From Legal Minimum:
On November 2, 2012, the authors(*) in the Harlequin class action upped their game against Harlequin. If they’re wrong, they will lose their class certification request. But if they win, they will find themselves making a point that will have repercussions far beyond just e-publishing and authors.
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In a nutshell, the authors signed contracts with a Harlequin entity in Switzerland, but the contracts were administered by the main Canadian Harlequin company and the authors contend this was just a tax strategy from Harlequin. But when it came time to publish e-books, Harlequin licensed the rights from the Swiss company (which I’ll call HS) back to the main Canadian company Harlequin Enterprises (which I’ll call HE). The publishing contracts with HS had a clause giving 50% royalties for things like e-books to the authors, but the license with HE gave HS only 6-8% of cover price, meaning the authors only got 3-4% (50% of 6-8%). They claim this was unlawful. Not surprisingly, Harlequin disagrees.
After Harlequin filed a motion to dismiss the lawsuit, the authors amended their claims. They didn’t add any new causes of action, meaning they didn’t find any new grounds to sue. But the new facts that they have added in support of the old claims aren’t very good for Harlequin.
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The one that looks big on paper, and has gotten a lot of attention, is the inclusion of more allegations to back up the argument that HS is nothing more than a shell for HE. The result of this argument, if the authors win, is that HE will be considered to be the Publisher under the contracts. That would make the 50% royalty payable on the amounts received by HE.
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But to me, the bigger issue is the one that isn’t really fleshed out in either the old or the new Complaint: that the 6-8% royalty itself isn’t equitable. That is, the authors are contending that even if the court decides that the HE-HS contract gets to be upheld, that doesn’t end the conversation. Instead, they would have the court determine whether the 6-8% rate in that contract was fair to the authors, on whose behalf HS was negotiating when it licensed those rights.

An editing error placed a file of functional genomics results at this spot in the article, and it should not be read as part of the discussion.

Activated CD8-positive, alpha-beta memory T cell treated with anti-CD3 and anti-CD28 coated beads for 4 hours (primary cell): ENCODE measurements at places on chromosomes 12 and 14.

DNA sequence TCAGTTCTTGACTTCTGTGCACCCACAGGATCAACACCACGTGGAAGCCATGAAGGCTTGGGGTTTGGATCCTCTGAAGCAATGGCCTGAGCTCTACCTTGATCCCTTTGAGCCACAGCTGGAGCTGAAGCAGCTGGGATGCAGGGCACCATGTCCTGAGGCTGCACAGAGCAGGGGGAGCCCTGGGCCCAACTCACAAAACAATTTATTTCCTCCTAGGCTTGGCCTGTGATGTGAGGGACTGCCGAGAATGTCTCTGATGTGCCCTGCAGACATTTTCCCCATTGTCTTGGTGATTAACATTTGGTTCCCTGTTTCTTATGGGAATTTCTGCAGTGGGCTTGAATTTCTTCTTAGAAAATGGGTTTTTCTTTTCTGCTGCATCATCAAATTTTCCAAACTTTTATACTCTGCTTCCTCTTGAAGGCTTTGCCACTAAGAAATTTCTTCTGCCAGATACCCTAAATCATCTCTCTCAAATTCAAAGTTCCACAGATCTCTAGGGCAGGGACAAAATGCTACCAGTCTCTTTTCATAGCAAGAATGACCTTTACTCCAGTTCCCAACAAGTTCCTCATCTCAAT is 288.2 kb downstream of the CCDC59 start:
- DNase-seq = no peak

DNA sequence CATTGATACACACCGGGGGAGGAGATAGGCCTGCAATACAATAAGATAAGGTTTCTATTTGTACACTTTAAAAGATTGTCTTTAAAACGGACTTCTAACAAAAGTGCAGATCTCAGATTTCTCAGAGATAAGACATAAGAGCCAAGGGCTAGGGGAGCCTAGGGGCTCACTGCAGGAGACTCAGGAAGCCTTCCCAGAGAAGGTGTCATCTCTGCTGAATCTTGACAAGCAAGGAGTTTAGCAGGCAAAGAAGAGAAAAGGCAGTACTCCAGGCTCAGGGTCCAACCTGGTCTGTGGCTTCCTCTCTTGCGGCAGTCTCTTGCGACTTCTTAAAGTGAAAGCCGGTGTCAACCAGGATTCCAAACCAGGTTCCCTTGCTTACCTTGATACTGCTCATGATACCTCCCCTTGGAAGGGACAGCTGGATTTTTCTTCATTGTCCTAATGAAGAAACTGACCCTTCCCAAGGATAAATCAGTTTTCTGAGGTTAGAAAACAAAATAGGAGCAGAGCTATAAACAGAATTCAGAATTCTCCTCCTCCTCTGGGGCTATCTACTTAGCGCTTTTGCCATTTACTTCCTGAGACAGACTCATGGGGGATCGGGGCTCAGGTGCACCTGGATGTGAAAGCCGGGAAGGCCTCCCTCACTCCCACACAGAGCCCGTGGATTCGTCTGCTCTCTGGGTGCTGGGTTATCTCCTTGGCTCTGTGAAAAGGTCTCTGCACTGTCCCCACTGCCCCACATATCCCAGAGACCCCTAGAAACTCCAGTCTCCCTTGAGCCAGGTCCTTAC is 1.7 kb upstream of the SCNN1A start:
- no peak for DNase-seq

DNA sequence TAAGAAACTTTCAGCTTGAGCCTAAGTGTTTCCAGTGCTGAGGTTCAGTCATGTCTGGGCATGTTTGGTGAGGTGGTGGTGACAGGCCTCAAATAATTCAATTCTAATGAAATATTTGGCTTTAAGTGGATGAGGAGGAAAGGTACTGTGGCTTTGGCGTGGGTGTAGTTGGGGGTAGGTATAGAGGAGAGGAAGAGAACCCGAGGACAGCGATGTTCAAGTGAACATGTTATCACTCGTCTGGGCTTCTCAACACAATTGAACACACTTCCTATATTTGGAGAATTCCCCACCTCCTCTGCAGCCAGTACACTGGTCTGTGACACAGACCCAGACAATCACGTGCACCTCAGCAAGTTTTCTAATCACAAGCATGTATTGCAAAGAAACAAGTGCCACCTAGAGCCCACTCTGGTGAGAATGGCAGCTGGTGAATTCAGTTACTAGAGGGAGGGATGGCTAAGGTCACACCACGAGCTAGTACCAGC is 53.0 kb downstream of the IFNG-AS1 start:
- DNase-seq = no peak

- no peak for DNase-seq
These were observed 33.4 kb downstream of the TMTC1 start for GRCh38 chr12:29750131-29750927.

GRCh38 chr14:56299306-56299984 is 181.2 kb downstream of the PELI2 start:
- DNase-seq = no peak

And that argument risks being very interesting. For two reasons.
First of all, there’s the fact that, when Amazon itself invited authors to go into the e-book business, it offered a rate of 70% for the authors, and Apple and B&N aren’t too far off. That’s a lot higher than 6-8%. Harlequin will be hard pressed to explain why its own inter-company rate should be respected by a court in light of numbers like that.
Just as with iTunes downloads, so too with e-books. They aren’t sold, they are licensed. Whether that’s good for consumers or not, it certainly sets up a very direct parallel between the two situations.
Played right, I think this could be a big issue for the authors, because it demonstrates that there is absolutely no need for HS to have put HE in the middle of this transaction flow. If the “sale” of e-books is actually a license, then why couldn’t HS have been the entity doing business with the e-book retailers and, under the agency model, the customers? Yes, it chose not to. As the authors themselves note in their amended Complaint, Harlequin is entitled to do its tax planning as it chooses. But if its tax planning results in the authors being prejudiced, Harlequin will have to demonstrate why its structure should be held up against them.
Link to the rest at Legal Minimum